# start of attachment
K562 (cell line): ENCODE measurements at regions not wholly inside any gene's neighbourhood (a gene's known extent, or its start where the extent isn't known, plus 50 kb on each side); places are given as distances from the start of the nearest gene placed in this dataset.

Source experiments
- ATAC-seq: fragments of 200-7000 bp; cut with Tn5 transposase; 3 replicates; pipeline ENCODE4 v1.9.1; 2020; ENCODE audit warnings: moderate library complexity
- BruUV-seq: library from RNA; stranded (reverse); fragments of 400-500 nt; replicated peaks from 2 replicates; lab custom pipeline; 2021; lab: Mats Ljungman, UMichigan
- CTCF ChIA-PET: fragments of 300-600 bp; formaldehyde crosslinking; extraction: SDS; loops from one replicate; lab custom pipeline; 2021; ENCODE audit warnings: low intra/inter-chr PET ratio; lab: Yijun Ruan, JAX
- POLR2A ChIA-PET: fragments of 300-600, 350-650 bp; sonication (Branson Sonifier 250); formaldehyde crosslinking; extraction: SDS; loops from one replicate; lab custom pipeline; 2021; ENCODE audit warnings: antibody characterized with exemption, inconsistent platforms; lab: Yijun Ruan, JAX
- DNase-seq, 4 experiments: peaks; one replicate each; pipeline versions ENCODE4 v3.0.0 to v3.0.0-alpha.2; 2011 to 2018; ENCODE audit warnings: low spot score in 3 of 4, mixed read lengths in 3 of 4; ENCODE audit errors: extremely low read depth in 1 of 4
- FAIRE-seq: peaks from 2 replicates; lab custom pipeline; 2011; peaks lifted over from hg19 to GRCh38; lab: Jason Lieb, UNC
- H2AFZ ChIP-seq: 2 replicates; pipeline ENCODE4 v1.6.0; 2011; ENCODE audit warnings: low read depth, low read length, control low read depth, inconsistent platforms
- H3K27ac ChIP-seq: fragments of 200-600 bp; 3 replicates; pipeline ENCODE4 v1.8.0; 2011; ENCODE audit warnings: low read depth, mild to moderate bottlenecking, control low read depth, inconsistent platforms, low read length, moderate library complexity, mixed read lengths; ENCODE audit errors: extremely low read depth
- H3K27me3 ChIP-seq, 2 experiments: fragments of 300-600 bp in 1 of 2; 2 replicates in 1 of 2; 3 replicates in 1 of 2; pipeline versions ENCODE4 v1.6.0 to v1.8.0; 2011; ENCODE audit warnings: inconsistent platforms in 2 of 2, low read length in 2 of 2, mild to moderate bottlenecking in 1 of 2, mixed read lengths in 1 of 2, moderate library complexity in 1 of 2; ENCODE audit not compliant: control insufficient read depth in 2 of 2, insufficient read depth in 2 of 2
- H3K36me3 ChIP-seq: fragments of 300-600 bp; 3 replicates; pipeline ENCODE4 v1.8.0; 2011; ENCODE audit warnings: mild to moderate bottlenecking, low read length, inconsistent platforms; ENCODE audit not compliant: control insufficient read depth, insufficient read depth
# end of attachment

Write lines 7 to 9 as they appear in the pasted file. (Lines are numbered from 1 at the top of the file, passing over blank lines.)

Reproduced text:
- DNase-seq, 4 experiments: peaks; one replicate each; pipeline versions ENCODE4 v3.0.0 to v3.0.0-alpha.2; 2011 to 2018; ENCODE audit warnings: low spot score in 3 of 4, mixed read lengths in 3 of 4; ENCODE audit errors: extremely low read depth in 1 of 4
- FAIRE-seq: peaks from 2 replicates; lab custom pipeline; 2011; peaks lifted over from hg19 to GRCh38; lab: Jason Lieb, UNC
- H2AFZ ChIP-seq: 2 replicates; pipeline ENCODE4 v1.6.0; 2011; ENCODE audit warnings: low read depth, low read length, control low read depth, inconsistent platforms